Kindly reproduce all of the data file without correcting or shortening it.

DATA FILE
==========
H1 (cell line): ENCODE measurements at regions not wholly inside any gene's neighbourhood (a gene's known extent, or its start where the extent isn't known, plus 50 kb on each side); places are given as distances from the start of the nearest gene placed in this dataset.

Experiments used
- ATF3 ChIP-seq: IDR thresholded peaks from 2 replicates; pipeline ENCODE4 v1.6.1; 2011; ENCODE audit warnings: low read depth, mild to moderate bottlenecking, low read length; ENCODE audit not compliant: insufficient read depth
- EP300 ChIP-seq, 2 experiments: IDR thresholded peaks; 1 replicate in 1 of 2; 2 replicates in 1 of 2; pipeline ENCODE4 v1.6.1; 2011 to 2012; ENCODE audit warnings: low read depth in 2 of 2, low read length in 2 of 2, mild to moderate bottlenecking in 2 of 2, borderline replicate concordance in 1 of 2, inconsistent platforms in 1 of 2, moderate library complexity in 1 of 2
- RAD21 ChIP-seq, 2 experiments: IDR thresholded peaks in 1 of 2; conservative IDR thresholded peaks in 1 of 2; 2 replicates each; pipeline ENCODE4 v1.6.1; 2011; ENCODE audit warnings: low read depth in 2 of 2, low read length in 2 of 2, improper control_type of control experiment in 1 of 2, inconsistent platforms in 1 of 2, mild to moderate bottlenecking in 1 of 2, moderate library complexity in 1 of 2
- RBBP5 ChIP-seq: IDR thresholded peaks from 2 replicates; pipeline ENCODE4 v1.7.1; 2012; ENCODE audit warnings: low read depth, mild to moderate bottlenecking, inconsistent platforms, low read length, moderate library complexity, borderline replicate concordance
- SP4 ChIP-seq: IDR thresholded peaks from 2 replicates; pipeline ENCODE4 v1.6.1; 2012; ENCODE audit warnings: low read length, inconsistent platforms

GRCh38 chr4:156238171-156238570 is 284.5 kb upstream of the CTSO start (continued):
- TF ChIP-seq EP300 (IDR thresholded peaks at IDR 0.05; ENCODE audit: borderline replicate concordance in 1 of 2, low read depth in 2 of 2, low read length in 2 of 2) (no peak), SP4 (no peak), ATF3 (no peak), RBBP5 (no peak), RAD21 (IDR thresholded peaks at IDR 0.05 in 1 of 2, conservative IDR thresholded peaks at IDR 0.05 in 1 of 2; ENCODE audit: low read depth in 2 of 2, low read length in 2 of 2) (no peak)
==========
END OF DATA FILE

H1 (cell line): ENCODE measurements at regions not wholly inside any gene's neighbourhood (a gene's known extent, or its start where the extent isn't known, plus 50 kb on each side); places are given as distances from the start of the nearest gene placed in this dataset.

Experiments used
- ATF3 ChIP-seq: IDR thresholded peaks from 2 replicates; pipeline ENCODE4 v1.6.1; 2011; ENCODE audit warnings: low read depth, mild to moderate bottlenecking, low read length; ENCODE audit not compliant: insufficient read depth
- EP300 ChIP-seq, 2 experiments: IDR thresholded peaks; 1 replicate in 1 of 2; 2 replicates in 1 of 2; pipeline ENCODE4 v1.6.1; 2011 to 2012; ENCODE audit warnings: low read depth in 2 of 2, low read length in 2 of 2, mild to moderate bottlenecking in 2 of 2, borderline replicate concordance in 1 of 2, inconsistent platforms in 1 of 2, moderate library complexity in 1 of 2
- RAD21 ChIP-seq, 2 experiments: IDR thresholded peaks in 1 of 2; conservative IDR thresholded peaks in 1 of 2; 2 replicates each; pipeline ENCODE4 v1.6.1; 2011; ENCODE audit warnings: low read depth in 2 of 2, low read length in 2 of 2, improper control_type of control experiment in 1 of 2, inconsistent platforms in 1 of 2, mild to moderate bottlenecking in 1 of 2, moderate library complexity in 1 of 2
- RBBP5 ChIP-seq: IDR thresholded peaks from 2 replicates; pipeline ENCODE4 v1.7.1; 2012; ENCODE audit warnings: low read depth, mild to moderate bottlenecking, inconsistent platforms, low read length, moderate library complexity, borderline replicate concordance
- SP4 ChIP-seq: IDR thresholded peaks from 2 replicates; pipeline ENCODE4 v1.6.1; 2012; ENCODE audit warnings: low read length, inconsistent platforms

GRCh38 chr4:156238171-156238570 is 284.5 kb upstream of the CTSO start (continued):
- TF ChIP-seq EP300 (IDR thresholded peaks at IDR 0.05; ENCODE audit: borderline replicate concordance in 1 of 2, low read depth in 2 of 2, low read length in 2 of 2) (no peak), SP4 (no peak), ATF3 (no peak), RBBP5 (no peak), RAD21 (IDR thresholded peaks at IDR 0.05 in 1 of 2, conservative IDR thresholded peaks at IDR 0.05 in 1 of 2; ENCODE audit: low read depth in 2 of 2, low read length in 2 of 2) (no peak)